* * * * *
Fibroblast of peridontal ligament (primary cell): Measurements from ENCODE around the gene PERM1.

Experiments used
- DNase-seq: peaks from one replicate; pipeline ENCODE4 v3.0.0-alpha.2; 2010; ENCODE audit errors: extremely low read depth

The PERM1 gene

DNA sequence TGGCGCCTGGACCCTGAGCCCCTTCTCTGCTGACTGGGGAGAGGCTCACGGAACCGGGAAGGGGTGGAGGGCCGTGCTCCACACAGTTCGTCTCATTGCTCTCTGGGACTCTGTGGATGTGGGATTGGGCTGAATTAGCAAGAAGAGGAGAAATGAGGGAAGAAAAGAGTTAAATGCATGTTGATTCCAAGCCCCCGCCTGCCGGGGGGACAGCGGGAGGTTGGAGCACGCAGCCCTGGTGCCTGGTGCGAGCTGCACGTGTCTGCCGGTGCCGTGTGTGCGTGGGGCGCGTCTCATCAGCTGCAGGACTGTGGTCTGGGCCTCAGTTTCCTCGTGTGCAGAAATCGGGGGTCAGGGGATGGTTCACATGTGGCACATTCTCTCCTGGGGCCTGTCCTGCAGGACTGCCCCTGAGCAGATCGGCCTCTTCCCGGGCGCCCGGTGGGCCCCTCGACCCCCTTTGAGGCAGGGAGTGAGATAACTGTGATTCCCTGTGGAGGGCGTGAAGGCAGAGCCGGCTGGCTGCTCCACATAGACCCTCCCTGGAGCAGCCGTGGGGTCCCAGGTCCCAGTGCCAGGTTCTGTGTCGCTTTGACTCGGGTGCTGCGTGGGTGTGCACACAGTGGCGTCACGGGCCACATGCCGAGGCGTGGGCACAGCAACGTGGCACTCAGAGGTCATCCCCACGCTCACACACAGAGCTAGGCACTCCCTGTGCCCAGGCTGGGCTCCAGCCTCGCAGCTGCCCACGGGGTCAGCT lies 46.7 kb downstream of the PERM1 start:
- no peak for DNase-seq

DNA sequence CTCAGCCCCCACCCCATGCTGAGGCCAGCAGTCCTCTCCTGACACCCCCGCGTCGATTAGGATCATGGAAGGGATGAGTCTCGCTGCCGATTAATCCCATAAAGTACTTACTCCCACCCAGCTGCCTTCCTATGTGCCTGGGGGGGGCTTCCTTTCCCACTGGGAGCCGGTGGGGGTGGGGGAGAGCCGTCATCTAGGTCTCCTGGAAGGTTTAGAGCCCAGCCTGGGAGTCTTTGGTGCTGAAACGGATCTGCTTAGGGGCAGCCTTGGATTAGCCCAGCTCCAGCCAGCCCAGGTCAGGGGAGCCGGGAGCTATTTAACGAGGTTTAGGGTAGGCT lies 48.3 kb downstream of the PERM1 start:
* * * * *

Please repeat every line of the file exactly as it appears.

Fibroblast of peridontal ligament (primary cell): Measurements from ENCODE around the gene PERM1.

Experiments used
- DNase-seq: peaks from one replicate; pipeline ENCODE4 v3.0.0-alpha.2; 2010; ENCODE audit errors: extremely low read depth

The PERM1 gene

DNA sequence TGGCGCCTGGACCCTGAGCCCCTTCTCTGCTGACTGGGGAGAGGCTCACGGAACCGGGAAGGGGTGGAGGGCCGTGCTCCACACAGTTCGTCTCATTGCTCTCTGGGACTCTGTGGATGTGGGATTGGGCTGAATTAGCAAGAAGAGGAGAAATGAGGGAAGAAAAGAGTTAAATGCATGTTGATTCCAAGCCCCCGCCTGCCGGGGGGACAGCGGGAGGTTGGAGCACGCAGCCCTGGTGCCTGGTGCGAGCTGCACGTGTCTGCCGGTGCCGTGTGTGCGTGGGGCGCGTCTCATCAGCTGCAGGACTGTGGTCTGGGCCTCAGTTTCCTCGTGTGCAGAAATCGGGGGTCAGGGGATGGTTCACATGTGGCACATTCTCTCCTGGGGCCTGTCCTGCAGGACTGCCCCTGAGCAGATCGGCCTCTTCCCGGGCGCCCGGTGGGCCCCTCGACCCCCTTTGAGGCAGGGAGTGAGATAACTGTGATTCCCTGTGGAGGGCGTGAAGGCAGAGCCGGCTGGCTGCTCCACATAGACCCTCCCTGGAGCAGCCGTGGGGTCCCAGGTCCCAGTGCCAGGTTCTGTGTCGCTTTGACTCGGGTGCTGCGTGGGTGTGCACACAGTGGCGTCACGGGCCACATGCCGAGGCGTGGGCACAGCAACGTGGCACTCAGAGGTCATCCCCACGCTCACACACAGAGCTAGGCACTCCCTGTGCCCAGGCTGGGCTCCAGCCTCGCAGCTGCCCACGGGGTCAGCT lies 46.7 kb downstream of the PERM1 start:
- no peak for DNase-seq

DNA sequence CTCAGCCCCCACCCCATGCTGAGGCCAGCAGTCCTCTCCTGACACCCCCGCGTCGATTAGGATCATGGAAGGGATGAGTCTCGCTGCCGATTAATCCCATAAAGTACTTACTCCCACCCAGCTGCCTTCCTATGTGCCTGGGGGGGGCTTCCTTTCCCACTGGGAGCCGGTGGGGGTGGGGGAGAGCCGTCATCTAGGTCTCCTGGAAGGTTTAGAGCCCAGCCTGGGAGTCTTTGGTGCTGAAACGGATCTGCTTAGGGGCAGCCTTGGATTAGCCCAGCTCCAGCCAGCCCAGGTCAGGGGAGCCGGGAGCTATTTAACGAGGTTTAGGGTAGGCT lies 48.3 kb downstream of the PERM1 start: